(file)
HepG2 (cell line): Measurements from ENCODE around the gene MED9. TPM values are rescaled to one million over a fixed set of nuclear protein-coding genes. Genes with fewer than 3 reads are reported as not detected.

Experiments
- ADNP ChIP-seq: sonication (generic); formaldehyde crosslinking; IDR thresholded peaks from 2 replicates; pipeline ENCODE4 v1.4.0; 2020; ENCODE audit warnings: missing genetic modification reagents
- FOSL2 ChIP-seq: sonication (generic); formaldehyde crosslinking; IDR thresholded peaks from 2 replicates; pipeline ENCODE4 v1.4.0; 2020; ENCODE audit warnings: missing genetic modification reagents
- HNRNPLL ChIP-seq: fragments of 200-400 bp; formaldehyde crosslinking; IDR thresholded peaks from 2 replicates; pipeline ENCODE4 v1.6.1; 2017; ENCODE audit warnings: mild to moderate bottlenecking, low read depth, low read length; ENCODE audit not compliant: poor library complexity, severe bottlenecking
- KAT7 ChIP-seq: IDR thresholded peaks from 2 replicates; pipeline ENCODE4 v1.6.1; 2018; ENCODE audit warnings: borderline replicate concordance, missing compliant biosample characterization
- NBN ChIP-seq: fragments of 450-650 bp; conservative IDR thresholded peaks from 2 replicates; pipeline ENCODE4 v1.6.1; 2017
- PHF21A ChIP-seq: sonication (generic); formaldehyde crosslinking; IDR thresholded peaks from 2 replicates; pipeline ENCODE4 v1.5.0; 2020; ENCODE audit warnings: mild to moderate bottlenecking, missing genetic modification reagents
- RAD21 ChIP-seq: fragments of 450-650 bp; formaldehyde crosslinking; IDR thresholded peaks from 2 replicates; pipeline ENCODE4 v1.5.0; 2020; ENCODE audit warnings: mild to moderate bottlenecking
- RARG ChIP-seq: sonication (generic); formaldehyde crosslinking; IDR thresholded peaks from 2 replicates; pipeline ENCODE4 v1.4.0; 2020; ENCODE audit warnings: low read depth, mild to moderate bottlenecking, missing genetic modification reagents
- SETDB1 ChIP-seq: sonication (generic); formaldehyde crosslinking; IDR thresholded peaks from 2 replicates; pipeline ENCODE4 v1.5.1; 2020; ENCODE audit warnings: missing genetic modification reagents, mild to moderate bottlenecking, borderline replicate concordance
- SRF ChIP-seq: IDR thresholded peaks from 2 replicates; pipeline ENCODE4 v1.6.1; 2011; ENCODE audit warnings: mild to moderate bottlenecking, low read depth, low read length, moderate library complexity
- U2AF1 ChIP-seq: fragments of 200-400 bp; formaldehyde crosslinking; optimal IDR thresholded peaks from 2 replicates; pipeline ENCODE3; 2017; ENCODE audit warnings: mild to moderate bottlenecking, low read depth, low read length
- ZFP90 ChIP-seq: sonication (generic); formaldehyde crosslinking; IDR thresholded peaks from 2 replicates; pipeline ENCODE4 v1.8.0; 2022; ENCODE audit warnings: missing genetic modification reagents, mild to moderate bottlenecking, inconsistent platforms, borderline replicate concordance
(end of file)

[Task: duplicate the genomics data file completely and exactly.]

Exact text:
HepG2 (cell line): Measurements from ENCODE around the gene MED9. TPM values are rescaled to one million over a fixed set of nuclear protein-coding genes. Genes with fewer than 3 reads are reported as not detected.

Experiments
- ADNP ChIP-seq: sonication (generic); formaldehyde crosslinking; IDR thresholded peaks from 2 replicates; pipeline ENCODE4 v1.4.0; 2020; ENCODE audit warnings: missing genetic modification reagents
- FOSL2 ChIP-seq: sonication (generic); formaldehyde crosslinking; IDR thresholded peaks from 2 replicates; pipeline ENCODE4 v1.4.0; 2020; ENCODE audit warnings: missing genetic modification reagents
- HNRNPLL ChIP-seq: fragments of 200-400 bp; formaldehyde crosslinking; IDR thresholded peaks from 2 replicates; pipeline ENCODE4 v1.6.1; 2017; ENCODE audit warnings: mild to moderate bottlenecking, low read depth, low read length; ENCODE audit not compliant: poor library complexity, severe bottlenecking
- KAT7 ChIP-seq: IDR thresholded peaks from 2 replicates; pipeline ENCODE4 v1.6.1; 2018; ENCODE audit warnings: borderline replicate concordance, missing compliant biosample characterization
- NBN ChIP-seq: fragments of 450-650 bp; conservative IDR thresholded peaks from 2 replicates; pipeline ENCODE4 v1.6.1; 2017
- PHF21A ChIP-seq: sonication (generic); formaldehyde crosslinking; IDR thresholded peaks from 2 replicates; pipeline ENCODE4 v1.5.0; 2020; ENCODE audit warnings: mild to moderate bottlenecking, missing genetic modification reagents
- RAD21 ChIP-seq: fragments of 450-650 bp; formaldehyde crosslinking; IDR thresholded peaks from 2 replicates; pipeline ENCODE4 v1.5.0; 2020; ENCODE audit warnings: mild to moderate bottlenecking
- RARG ChIP-seq: sonication (generic); formaldehyde crosslinking; IDR thresholded peaks from 2 replicates; pipeline ENCODE4 v1.4.0; 2020; ENCODE audit warnings: low read depth, mild to moderate bottlenecking, missing genetic modification reagents
- SETDB1 ChIP-seq: sonication (generic); formaldehyde crosslinking; IDR thresholded peaks from 2 replicates; pipeline ENCODE4 v1.5.1; 2020; ENCODE audit warnings: missing genetic modification reagents, mild to moderate bottlenecking, borderline replicate concordance
- SRF ChIP-seq: IDR thresholded peaks from 2 replicates; pipeline ENCODE4 v1.6.1; 2011; ENCODE audit warnings: mild to moderate bottlenecking, low read depth, low read length, moderate library complexity
- U2AF1 ChIP-seq: fragments of 200-400 bp; formaldehyde crosslinking; optimal IDR thresholded peaks from 2 replicates; pipeline ENCODE3; 2017; ENCODE audit warnings: mild to moderate bottlenecking, low read depth, low read length
- ZFP90 ChIP-seq: sonication (generic); formaldehyde crosslinking; IDR thresholded peaks from 2 replicates; pipeline ENCODE4 v1.8.0; 2022; ENCODE audit warnings: missing genetic modification reagents, mild to moderate bottlenecking, inconsistent platforms, borderline replicate concordance